The last two years haven't been much of a bon voyage for Royal Caribbean (RCL -2.11%), and the near-term outlook remains problematic. The cruise ship operator is announcing disappointing financial results for the fourth quarter, falling short of Wall Street forecasts and kicking the can on its timeline for a return to profitability.
"While the timing of Omicron was particularly unfortunate for the first half of 2022 bookings and will likely delay our return to profitability by a few months, we do not expect it to impact our overall recovery trajectory and the strong demand for cruising," CEO Jason Liberty said in Friday morning's earnings release.
The latest global surge in COVID-19 cases has naturally weighed on the travel industry, with cruise lines again taking the biggest hit. It's been a long way back for cruising since the initial shutdown 23 months ago. Royal Caribbean now expects an end to the red ink by the second half of this year, and while that is technically "a few months" since its last forecast, Royal Caribbean and the other leading publicly traded cruise lines haven't been profitable since 2019. Falling short of Wall Street targets and a delay in the return to profitability shouldn't really come as a surprise to investors.
Royal Caribbean is clocking in with $982.3 million in revenue for the final three months of the year. It's naturally a lot more than what it raked in a year earlier when its fleet was largely out of service, but well short of the more than $2.5 billion it generated in revenue for the fourth quarter of 2019.
The news is naturally even more grim at the other end of the income statement. Its net loss of $1.36 billion for the fourth quarter is essentially the same $1.37 billion deficit it posted a year earlier when it was generating negligible revenue. The loss is kinder on a per-share basis -- going from $6.09 to $5.33 -- but only because Royal Caribbean's weighted outstanding share count has risen by more than 13% over the past year.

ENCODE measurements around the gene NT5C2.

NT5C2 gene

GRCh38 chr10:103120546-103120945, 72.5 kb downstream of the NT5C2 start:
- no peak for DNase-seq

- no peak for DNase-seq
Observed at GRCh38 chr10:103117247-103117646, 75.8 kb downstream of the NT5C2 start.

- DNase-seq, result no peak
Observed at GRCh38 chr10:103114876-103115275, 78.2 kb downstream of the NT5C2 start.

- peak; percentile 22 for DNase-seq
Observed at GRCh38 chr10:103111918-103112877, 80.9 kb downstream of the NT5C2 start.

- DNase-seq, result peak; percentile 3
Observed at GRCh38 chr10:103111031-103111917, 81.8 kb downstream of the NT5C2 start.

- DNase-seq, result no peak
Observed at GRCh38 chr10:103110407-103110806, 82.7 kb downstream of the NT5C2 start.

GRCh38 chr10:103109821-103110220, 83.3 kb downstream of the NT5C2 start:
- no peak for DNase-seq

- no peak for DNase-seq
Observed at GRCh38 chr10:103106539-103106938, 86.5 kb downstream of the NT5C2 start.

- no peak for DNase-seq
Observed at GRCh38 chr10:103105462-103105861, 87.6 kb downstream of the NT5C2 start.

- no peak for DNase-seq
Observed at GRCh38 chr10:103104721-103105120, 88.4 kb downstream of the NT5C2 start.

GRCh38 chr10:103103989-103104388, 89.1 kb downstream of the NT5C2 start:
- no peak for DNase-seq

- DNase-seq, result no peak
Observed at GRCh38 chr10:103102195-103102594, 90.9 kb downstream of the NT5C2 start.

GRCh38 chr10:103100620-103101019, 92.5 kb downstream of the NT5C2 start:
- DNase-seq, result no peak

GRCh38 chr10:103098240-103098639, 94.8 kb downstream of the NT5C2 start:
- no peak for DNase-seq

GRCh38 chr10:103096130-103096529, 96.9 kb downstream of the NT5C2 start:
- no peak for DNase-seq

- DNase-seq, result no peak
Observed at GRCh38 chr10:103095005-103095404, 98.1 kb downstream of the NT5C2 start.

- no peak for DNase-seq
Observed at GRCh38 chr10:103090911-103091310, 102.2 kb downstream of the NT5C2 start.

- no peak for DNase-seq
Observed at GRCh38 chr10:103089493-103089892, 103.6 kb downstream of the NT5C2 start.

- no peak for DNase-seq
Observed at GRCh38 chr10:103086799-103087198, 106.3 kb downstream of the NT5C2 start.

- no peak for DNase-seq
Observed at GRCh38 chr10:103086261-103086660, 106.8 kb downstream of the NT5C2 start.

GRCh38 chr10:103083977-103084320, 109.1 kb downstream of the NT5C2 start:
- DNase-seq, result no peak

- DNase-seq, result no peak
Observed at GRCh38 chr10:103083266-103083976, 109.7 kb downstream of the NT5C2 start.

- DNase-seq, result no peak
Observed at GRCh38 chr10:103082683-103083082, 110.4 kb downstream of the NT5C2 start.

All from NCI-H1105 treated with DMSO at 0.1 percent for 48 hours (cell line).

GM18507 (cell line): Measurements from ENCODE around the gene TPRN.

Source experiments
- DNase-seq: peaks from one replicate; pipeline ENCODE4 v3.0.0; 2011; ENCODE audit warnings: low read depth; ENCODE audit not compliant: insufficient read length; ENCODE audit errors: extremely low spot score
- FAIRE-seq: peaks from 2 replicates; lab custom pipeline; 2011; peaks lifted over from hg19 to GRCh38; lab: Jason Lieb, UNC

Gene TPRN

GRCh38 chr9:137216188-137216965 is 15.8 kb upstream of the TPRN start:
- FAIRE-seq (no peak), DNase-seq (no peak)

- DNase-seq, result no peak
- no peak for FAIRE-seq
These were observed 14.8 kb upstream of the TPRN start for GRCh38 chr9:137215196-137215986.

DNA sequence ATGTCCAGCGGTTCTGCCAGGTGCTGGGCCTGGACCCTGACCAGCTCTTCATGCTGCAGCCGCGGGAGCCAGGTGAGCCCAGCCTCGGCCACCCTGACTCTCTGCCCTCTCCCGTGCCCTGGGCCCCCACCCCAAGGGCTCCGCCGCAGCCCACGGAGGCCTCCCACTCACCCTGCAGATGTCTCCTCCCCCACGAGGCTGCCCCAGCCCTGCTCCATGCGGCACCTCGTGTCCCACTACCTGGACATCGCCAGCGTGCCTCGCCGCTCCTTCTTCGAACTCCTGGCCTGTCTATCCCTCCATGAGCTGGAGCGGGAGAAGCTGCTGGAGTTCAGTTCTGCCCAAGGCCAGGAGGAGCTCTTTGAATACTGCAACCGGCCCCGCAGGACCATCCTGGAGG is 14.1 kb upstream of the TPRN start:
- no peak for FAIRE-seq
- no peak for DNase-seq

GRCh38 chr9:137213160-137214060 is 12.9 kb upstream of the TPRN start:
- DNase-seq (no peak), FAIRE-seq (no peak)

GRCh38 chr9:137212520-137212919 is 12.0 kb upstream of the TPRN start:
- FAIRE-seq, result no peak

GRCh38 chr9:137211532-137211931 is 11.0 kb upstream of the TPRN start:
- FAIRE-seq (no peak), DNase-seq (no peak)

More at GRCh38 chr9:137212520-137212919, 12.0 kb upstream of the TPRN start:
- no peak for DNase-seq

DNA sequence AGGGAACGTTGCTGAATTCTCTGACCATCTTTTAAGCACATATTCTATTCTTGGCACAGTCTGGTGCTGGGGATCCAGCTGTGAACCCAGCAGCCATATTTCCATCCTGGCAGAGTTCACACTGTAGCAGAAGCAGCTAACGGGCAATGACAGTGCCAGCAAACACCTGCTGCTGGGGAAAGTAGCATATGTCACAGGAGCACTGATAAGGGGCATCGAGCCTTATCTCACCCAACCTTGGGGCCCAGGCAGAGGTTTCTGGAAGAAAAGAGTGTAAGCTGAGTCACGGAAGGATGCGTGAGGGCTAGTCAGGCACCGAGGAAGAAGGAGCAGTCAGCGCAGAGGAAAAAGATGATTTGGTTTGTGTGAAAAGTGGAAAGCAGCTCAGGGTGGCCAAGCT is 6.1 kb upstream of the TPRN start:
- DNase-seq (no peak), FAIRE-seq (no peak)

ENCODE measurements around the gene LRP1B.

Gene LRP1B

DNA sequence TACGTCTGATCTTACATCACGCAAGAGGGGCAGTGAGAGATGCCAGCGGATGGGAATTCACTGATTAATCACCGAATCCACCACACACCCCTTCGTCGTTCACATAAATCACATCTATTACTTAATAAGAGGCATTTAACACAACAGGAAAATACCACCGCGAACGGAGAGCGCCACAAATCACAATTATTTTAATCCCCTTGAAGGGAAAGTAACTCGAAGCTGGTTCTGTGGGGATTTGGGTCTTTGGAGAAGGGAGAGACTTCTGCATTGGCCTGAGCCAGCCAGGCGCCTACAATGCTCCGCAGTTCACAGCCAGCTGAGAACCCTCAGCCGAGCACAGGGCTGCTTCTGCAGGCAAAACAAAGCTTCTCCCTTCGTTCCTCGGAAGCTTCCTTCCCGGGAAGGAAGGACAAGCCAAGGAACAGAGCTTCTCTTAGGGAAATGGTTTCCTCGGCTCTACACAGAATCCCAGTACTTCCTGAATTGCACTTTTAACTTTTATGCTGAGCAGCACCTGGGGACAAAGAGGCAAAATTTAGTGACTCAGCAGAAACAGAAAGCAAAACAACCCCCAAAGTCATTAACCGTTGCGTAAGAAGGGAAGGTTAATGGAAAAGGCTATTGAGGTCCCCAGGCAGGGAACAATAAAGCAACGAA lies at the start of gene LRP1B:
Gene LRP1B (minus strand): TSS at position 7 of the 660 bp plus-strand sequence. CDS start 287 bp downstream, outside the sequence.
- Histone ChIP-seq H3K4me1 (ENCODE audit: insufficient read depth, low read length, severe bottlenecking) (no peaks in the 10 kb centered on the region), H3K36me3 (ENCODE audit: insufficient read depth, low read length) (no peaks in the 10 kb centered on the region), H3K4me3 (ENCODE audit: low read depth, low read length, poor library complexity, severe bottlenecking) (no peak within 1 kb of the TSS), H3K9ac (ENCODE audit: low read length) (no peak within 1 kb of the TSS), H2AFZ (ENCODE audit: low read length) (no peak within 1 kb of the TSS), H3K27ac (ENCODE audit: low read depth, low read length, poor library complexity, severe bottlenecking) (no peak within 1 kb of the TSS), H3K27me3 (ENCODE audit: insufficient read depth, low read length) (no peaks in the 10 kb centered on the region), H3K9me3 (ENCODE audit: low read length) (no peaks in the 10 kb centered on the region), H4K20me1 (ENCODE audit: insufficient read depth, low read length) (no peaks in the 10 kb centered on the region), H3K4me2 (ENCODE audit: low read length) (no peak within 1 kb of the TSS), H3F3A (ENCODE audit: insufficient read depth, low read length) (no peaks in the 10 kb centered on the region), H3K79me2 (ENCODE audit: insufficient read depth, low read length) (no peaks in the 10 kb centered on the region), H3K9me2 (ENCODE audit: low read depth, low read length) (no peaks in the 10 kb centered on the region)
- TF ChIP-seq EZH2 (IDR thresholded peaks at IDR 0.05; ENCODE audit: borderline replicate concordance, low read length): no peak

The ultimate scorecard is how a company holds up relative to analyst estimates, and Royal Caribbean fell short on both fronts. Its adjusted loss of $4.78 a share was worse than the $3.92 a share that Wall Street pros were modeling. Revenue also missed the $1.04 billion that analysts were expecting.
A miss is rarely a good look, but no one should be surprised. Analyst consensus is often slow to adapt to the new normal, and omicron has been a contagious variant even for the vaccinated with devastating outcomes for the medically vulnerable and unvaccinated. It didn't help that the U.S. Centers for Disease Control and Prevention warned potential passengers over the holidays that even fully vaccinated folks should avoid cruise vacations. It also didn't help that all of the major cruise lines have had isolated outbreaks on some sailings, in some cases forcing an early end to a cruise and in even more rare cases nixing the next sailing.
Passenger cancellations and a drop in last-minute bookings shouldn't come as a surprise, but it's not all bad news for Royal Caribbean. It began this year with 50 of its 61 ships across its five brands back in service. Roughly a third of the cabins are still empty, but onboard spend per passenger has never been higher. Royal Caribbean also expects to return to profitability by the second half of this year, but we've naturally seen that goalpost get moved before.
"As long as it doesn't get tossed another curveball in the way of a global health catastrophe or a worldwide economic meltdown, Royal Caribbean is looking ready to hit it out of the park in 2022," I concluded after Royal Caribbean's upbeat third-quarter report three months ago.
Omicron was the curveball -- or was it a sinker? Royal Caribbean continues to be the best performer among the cruise line stocks in a very challenging climate. It's just going to need some more time before the seas get calm again for investors.